Unlike many Suzuki MotoGP staff, Rins and Mir will almost certainly have top MotoGP jobs for next year, but at Le Mans they were still dazed and confused by recent events.
Rins took Suzuki’s bombshell the worst, because he’s been with the factory since he graduated to MotoGP in 2017. No wonder he cried when team management told him the news during the Jerez tests.
“It was a very bad feeling, direct to my body, after I had given everything to develop the bike over these years,” said the former Moto2 and Moto3 race winner who’s won three MotoGP races with Suzuki, in 2019 and 2020.
It was the young Spaniard’s misfortune to join Suzuki at the start of its worst year with the GSX-RR. Engineers wanted to improve corner-exit traction for 2017, so they increased crankshaft mass, but they went slightly too far and the bike became difficult to turn.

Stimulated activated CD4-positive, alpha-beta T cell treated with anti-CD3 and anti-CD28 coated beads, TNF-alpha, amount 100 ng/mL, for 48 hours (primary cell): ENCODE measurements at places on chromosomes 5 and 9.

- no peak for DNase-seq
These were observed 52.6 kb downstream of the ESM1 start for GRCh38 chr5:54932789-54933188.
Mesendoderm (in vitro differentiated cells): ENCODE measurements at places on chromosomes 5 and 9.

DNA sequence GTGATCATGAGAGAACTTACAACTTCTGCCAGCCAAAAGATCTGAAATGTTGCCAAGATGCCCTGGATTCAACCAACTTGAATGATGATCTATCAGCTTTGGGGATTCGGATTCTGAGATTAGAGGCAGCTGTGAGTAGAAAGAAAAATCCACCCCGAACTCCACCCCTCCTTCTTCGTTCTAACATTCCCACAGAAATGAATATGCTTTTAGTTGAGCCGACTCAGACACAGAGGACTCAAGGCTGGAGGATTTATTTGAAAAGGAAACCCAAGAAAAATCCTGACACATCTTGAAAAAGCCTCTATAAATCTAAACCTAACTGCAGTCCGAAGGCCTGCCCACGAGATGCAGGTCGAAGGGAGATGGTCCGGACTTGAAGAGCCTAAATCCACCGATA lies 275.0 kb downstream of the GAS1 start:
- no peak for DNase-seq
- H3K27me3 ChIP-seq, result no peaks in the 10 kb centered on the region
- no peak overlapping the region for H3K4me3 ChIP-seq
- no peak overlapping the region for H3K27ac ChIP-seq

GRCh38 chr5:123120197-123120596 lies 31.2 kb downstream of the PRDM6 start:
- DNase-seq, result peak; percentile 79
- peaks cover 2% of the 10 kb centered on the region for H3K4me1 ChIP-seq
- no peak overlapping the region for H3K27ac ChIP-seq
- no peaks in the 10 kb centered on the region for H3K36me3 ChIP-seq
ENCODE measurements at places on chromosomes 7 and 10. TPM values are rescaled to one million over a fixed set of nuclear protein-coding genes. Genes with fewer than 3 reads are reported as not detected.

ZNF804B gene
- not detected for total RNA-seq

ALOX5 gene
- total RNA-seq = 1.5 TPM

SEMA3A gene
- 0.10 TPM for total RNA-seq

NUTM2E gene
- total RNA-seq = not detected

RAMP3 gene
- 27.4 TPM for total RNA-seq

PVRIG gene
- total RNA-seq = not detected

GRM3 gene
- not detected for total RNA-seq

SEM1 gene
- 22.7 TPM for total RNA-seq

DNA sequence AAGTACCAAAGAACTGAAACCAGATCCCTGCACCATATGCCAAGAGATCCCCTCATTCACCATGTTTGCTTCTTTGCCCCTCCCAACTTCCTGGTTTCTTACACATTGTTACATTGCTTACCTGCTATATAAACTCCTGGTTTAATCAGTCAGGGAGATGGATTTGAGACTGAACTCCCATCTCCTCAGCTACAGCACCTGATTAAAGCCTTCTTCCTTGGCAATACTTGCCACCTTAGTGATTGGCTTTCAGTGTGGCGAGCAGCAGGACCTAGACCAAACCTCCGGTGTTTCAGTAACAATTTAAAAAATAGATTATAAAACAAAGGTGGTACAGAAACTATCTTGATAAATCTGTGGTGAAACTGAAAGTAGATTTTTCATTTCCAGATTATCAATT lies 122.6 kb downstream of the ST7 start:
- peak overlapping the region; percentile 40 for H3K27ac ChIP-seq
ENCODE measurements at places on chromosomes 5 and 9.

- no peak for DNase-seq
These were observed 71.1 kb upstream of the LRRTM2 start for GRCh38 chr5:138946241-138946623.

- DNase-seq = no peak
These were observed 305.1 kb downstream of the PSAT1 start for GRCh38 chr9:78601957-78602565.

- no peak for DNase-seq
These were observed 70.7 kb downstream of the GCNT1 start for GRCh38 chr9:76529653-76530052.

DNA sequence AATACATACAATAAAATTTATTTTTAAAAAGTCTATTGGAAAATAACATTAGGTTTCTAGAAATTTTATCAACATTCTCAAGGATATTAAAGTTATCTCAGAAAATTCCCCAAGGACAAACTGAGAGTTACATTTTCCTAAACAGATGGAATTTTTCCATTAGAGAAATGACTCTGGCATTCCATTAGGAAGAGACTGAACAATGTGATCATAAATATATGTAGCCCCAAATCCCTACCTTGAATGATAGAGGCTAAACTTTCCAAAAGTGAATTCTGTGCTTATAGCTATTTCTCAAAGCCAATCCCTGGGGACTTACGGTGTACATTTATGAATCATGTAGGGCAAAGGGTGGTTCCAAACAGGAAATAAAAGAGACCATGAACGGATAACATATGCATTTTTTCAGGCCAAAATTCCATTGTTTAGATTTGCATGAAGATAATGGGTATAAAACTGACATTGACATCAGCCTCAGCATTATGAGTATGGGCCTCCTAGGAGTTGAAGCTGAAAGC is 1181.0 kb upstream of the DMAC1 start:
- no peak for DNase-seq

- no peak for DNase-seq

“When Suzuki told me they were stopping I was destroyed” Alex Rins
When you’ve got a heavy crankshaft spinning beneath you, at perhaps 18,000rpm, the crank will do everything it can to prevent you from shifting it from its current axis to flick the motorcycle into corners.
“That year we ate a lot of, let’s say, shit, because the 2017 engine was so bad,” Rins added. “It was difficult to turn the bike and difficult just to finish races. I gave a lot of information to Suzuki and since then we’ve done some really good races, so for sure when they told me they were stopping I was destroyed, sincerely.”
His Le Mans get-off was indeed spectacular and scared Miller, who saw Rins riding through the gravel at speed, wondering if his bike and Rins’ would collide at Turn Four.
“I didn’t know what was happening, I was scared, I shit my pants,” said Miller later. “Massive thanks to Alex for sacrificing to keep everyone else safe.”